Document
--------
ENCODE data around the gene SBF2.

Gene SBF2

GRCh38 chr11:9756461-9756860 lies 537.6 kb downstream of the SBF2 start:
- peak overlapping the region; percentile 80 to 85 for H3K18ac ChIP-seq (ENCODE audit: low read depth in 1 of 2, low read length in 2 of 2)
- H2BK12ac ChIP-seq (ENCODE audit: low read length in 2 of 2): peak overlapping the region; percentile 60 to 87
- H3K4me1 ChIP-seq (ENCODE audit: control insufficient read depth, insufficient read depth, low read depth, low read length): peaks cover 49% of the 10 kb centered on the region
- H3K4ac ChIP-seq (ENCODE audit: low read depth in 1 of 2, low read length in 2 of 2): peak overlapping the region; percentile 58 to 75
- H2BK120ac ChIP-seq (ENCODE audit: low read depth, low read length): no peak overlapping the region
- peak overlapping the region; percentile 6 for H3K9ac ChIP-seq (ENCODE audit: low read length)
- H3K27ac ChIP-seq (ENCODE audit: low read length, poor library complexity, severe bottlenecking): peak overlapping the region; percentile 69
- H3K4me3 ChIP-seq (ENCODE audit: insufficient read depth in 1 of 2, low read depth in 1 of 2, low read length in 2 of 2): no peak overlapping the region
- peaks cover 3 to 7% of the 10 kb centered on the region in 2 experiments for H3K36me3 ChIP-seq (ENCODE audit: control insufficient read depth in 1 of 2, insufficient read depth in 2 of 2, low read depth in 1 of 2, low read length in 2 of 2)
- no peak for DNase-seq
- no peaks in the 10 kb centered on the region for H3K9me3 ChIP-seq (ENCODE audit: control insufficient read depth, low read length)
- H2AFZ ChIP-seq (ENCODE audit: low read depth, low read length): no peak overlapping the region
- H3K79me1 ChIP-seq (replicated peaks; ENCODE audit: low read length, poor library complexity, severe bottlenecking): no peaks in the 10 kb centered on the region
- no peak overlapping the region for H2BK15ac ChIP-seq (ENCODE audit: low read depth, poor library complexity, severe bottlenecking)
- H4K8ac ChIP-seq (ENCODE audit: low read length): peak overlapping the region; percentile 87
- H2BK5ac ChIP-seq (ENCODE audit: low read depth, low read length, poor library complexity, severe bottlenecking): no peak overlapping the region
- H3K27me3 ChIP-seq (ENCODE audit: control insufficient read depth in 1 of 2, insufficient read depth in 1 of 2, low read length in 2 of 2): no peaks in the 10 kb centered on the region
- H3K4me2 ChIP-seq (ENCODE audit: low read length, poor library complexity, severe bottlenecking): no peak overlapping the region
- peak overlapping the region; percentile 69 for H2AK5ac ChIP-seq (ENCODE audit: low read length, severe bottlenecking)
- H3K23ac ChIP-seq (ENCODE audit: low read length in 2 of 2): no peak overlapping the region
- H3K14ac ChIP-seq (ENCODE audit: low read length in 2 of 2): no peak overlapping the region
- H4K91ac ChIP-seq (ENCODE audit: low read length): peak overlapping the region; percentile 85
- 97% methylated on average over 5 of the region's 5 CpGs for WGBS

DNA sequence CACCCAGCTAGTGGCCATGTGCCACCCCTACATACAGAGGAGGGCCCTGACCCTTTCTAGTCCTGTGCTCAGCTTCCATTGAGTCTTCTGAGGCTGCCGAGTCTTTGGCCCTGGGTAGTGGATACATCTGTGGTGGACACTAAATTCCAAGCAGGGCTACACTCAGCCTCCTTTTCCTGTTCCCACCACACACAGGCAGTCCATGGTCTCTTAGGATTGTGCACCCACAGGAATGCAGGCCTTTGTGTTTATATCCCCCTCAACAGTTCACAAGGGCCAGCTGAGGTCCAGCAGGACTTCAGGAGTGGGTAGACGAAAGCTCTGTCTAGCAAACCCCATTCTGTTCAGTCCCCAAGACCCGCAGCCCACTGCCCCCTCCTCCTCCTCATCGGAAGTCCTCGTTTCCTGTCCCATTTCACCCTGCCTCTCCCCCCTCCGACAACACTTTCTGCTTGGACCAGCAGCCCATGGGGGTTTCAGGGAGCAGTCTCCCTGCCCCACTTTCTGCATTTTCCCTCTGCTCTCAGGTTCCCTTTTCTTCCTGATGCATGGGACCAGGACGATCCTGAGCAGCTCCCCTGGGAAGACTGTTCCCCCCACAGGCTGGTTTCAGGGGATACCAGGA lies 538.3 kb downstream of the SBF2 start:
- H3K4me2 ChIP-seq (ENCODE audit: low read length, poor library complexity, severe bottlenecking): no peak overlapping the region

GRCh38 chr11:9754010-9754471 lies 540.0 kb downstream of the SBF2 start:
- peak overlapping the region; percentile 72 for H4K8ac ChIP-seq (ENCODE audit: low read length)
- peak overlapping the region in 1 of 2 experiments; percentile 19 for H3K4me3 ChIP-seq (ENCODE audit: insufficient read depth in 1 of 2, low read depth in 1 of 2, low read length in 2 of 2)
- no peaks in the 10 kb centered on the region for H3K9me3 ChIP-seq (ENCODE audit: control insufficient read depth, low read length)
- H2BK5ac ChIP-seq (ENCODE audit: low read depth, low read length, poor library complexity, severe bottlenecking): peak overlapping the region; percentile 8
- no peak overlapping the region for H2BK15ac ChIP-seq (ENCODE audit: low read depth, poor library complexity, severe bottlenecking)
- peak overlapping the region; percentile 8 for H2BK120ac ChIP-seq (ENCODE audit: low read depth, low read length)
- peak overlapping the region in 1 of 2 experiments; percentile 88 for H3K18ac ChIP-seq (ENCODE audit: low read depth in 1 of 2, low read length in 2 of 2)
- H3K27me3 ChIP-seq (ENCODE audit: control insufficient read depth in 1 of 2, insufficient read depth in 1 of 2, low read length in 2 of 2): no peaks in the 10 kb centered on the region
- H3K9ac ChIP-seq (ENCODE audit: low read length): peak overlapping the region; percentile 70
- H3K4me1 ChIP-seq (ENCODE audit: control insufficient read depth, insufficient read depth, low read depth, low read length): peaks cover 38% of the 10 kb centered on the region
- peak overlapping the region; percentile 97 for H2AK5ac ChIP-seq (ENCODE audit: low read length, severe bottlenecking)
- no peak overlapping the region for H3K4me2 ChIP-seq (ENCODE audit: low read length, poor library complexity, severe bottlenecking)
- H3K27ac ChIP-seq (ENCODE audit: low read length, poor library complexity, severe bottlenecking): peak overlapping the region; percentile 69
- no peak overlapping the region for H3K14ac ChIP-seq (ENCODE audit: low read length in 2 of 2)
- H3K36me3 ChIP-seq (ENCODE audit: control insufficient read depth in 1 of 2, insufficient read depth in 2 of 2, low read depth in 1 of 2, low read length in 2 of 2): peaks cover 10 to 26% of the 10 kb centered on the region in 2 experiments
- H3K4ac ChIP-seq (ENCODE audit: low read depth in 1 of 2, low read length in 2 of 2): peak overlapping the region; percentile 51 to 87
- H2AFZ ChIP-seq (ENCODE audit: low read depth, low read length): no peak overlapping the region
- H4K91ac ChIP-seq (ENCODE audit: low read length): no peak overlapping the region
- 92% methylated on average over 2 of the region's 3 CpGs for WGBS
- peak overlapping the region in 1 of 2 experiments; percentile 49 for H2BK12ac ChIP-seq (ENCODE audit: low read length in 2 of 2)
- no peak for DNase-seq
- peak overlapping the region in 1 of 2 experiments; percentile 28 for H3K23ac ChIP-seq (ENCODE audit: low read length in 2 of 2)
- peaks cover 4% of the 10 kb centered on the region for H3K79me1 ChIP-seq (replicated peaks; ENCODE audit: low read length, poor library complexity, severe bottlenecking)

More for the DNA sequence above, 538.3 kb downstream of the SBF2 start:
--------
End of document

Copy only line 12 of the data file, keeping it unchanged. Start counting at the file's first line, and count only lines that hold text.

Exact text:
- peaks cover 3 to 7% of the 10 kb centered on the region in 2 experiments for H3K36me3 ChIP-seq (ENCODE audit: control insufficient read depth in 1 of 2, insufficient read depth in 2 of 2, low read depth in 1 of 2, low read length in 2 of 2)